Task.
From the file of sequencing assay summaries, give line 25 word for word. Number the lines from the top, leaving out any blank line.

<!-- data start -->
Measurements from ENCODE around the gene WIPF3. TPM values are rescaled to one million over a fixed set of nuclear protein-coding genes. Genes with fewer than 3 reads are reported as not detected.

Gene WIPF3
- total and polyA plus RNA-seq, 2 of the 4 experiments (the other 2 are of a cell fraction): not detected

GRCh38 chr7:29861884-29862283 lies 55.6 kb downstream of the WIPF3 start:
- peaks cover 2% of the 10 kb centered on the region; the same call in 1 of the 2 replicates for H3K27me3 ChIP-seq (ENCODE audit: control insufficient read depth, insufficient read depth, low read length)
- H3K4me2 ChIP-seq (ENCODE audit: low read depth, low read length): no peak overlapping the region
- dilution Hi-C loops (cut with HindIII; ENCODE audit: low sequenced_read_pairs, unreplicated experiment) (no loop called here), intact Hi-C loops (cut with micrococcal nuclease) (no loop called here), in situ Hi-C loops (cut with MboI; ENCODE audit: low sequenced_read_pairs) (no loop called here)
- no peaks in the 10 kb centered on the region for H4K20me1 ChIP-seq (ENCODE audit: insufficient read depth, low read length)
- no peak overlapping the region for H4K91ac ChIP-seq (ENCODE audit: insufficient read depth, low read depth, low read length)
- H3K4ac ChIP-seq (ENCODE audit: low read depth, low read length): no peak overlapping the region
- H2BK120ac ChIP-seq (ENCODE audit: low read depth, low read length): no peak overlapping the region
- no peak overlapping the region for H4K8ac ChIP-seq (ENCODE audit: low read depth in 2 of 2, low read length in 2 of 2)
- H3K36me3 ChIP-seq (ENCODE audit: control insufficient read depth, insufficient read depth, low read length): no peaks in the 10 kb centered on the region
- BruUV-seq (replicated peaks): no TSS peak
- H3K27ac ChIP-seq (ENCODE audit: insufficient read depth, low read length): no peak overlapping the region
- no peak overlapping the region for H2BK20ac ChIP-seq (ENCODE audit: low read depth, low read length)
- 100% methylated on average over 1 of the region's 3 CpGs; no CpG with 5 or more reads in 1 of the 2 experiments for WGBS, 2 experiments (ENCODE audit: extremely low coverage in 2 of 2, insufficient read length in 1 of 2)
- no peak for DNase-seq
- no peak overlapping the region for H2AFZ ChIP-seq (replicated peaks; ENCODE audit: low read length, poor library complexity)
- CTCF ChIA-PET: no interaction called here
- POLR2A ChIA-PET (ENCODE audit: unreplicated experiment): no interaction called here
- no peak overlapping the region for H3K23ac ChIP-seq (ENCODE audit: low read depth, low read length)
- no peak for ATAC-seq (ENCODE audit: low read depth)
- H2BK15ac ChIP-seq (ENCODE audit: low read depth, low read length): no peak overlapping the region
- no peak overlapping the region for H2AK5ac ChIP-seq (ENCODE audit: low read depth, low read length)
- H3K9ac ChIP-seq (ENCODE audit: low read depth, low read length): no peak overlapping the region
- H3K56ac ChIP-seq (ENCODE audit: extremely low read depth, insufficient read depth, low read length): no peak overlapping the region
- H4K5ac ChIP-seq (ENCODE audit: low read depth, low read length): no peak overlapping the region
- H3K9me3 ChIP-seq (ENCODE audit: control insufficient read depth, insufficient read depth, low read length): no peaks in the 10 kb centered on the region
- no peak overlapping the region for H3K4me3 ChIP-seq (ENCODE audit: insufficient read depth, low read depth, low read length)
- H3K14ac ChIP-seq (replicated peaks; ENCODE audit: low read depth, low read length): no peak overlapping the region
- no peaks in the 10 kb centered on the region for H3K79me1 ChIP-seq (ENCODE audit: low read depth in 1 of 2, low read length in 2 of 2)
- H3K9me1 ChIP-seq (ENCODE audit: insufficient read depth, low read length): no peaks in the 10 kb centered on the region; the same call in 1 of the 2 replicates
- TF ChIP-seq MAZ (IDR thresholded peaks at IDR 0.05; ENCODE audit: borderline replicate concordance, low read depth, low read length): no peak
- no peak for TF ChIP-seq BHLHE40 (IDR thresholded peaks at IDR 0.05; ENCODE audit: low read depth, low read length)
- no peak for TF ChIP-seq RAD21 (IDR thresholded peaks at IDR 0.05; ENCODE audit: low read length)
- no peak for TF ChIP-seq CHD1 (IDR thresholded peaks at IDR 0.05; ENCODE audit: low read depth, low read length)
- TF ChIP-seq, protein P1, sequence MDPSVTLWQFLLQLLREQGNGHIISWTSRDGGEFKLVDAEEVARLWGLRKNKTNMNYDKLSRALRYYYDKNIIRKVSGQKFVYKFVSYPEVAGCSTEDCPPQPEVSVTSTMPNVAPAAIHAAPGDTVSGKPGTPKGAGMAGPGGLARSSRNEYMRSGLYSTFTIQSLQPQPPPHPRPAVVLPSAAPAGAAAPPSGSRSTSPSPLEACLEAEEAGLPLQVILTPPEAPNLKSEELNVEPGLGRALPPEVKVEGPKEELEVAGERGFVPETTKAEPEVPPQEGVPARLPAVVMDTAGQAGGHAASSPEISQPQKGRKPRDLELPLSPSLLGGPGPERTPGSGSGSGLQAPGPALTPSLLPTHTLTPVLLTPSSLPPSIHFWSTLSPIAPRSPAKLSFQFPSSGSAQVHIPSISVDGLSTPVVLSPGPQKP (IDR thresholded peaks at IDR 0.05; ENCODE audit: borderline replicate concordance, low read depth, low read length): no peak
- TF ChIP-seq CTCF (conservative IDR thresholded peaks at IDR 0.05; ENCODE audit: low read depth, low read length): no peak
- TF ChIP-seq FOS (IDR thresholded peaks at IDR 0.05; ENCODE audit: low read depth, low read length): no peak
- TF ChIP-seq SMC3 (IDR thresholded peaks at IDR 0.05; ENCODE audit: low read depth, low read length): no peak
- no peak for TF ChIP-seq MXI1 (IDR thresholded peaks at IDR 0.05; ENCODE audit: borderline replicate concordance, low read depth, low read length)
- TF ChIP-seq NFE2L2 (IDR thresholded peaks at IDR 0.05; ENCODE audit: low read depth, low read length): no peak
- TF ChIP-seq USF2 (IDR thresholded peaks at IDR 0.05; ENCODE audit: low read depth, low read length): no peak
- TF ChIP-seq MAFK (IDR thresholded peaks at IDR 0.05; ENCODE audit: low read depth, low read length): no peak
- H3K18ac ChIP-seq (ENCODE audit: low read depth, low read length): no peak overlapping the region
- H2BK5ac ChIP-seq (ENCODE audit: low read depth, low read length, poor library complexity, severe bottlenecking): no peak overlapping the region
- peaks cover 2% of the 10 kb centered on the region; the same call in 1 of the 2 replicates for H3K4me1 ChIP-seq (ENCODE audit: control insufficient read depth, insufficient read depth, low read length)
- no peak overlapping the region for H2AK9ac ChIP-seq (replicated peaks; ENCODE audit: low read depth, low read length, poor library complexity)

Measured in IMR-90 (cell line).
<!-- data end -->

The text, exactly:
- no peak overlapping the region for H2AK5ac ChIP-seq (ENCODE audit: low read depth, low read length)